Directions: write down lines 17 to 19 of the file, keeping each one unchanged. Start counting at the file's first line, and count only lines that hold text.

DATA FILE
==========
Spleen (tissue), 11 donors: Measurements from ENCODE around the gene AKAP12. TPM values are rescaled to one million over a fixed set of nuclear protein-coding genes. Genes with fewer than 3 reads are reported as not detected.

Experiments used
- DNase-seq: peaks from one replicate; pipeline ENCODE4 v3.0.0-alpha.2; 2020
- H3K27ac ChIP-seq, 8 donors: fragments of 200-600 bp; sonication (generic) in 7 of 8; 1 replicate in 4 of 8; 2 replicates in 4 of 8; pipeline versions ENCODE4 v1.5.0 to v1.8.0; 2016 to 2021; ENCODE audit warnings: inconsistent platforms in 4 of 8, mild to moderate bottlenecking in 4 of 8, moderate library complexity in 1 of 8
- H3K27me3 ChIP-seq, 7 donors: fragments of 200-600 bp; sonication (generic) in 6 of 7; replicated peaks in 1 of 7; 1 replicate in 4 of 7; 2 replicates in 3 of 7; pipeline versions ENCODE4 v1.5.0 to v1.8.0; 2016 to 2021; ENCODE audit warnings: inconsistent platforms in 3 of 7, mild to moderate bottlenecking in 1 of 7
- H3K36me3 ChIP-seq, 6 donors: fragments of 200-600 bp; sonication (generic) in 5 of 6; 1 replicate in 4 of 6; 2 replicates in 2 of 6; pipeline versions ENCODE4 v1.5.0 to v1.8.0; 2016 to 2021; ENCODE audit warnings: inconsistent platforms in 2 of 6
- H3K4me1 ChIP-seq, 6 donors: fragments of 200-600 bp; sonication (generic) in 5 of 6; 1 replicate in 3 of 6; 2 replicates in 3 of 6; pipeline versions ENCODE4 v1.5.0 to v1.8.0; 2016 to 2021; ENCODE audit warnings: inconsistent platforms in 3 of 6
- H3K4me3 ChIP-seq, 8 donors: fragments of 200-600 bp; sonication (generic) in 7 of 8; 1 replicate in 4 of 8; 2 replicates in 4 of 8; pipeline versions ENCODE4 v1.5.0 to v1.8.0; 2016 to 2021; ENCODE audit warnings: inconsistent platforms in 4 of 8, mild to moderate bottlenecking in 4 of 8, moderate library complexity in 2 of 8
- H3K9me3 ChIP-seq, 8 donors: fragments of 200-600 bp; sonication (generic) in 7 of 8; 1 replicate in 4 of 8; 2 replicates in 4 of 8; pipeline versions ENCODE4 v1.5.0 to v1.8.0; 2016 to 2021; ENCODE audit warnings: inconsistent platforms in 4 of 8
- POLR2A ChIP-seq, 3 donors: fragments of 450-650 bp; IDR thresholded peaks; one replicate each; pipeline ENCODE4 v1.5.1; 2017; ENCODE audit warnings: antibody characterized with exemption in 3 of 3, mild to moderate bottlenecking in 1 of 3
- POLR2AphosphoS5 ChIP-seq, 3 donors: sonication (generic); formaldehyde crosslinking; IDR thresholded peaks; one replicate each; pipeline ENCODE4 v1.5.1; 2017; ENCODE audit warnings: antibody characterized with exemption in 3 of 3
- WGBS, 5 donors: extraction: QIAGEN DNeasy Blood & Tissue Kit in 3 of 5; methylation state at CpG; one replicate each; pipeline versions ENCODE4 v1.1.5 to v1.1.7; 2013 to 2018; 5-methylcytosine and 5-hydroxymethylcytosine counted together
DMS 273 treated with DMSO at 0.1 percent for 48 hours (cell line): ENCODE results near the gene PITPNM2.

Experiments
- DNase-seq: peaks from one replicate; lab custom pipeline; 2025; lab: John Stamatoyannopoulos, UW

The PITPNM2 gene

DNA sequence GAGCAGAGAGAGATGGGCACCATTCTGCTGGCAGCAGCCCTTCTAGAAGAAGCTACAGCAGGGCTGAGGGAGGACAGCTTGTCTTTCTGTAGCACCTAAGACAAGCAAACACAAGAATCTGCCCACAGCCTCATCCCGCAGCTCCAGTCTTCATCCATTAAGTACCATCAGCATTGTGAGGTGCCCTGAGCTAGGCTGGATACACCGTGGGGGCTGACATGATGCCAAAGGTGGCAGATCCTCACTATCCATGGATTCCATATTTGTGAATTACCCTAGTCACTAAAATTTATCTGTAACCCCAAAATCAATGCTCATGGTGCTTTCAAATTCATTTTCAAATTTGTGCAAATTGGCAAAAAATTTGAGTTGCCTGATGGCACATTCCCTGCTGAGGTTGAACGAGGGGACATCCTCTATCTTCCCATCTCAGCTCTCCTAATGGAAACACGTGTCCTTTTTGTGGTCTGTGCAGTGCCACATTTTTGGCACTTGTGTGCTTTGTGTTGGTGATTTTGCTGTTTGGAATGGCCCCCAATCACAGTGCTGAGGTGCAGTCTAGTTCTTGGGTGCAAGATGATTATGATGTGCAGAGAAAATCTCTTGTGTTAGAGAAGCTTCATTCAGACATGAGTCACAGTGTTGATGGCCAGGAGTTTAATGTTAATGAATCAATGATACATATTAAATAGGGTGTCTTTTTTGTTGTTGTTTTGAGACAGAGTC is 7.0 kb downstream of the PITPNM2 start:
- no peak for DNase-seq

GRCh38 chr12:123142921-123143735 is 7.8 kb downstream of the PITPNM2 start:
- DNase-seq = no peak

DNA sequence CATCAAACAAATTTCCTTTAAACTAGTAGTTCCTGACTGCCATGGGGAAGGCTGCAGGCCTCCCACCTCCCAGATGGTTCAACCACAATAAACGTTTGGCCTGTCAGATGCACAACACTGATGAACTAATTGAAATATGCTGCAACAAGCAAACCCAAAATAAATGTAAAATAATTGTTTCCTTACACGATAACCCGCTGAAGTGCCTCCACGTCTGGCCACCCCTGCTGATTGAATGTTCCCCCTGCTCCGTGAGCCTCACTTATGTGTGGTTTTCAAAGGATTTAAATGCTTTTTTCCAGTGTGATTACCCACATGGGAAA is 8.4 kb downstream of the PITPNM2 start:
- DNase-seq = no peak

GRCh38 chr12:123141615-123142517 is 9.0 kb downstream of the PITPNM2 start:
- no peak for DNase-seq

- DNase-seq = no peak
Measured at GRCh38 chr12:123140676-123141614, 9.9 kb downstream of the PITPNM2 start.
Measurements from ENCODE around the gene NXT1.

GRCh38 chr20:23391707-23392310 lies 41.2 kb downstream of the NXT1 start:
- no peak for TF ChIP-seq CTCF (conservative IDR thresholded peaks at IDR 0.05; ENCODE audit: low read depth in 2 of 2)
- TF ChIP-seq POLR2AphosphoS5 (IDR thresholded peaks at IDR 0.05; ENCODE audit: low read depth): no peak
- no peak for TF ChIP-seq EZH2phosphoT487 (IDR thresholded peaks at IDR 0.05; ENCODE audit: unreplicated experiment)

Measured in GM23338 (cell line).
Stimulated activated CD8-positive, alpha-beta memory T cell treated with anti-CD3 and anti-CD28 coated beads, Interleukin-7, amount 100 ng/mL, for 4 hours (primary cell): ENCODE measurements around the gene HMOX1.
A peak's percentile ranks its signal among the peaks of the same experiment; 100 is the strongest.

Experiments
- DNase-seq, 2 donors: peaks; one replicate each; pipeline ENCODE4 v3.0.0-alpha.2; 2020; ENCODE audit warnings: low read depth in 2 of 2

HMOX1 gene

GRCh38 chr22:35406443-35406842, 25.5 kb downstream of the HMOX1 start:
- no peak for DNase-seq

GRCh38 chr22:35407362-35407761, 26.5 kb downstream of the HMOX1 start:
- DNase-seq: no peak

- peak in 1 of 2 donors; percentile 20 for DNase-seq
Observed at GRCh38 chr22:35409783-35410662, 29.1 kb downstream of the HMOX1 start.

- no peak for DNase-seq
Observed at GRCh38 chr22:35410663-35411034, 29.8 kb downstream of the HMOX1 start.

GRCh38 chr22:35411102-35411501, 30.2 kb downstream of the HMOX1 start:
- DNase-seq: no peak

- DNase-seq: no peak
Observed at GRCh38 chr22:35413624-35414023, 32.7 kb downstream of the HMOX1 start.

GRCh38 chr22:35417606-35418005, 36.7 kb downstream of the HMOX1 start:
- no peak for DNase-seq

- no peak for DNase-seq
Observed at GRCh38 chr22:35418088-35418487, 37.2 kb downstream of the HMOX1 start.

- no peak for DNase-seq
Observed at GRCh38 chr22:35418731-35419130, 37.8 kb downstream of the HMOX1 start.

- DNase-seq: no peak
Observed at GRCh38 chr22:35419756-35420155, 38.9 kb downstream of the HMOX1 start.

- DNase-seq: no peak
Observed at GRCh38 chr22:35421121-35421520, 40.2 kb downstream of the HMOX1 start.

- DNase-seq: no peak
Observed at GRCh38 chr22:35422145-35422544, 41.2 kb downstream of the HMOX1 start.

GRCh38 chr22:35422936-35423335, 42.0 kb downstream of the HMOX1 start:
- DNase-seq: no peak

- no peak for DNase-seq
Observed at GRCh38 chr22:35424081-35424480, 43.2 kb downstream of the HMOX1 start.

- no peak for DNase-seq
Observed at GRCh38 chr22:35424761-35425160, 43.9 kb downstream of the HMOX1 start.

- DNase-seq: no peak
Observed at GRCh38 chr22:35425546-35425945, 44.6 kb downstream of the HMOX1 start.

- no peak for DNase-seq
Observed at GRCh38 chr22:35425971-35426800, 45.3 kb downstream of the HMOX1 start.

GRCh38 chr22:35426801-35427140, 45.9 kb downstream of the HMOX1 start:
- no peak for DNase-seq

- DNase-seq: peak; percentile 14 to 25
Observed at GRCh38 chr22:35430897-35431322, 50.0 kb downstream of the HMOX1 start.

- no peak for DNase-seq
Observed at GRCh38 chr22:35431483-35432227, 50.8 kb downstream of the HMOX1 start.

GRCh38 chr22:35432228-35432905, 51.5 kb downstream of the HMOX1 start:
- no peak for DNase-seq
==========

DNA sequence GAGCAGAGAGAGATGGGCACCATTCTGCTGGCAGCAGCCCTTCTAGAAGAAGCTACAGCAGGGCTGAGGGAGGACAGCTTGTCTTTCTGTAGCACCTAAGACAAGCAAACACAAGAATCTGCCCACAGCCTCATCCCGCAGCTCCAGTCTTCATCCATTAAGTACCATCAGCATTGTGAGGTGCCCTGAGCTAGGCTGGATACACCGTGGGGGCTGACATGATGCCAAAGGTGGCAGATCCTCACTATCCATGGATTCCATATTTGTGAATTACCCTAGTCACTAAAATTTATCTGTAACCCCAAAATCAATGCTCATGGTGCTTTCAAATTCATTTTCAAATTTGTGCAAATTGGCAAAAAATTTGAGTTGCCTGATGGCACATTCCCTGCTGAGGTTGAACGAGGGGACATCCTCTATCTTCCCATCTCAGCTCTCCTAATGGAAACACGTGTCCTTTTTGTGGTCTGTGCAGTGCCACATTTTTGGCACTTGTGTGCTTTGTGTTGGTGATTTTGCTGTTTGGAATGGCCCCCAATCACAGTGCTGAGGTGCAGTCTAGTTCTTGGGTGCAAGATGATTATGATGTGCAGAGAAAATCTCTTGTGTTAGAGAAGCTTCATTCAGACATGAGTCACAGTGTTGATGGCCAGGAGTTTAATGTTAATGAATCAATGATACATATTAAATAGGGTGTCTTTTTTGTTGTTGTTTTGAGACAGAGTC is 7.0 kb downstream of the PITPNM2 start:
- no peak for DNase-seq

GRCh38 chr12:123142921-123143735 is 7.8 kb downstream of the PITPNM2 start: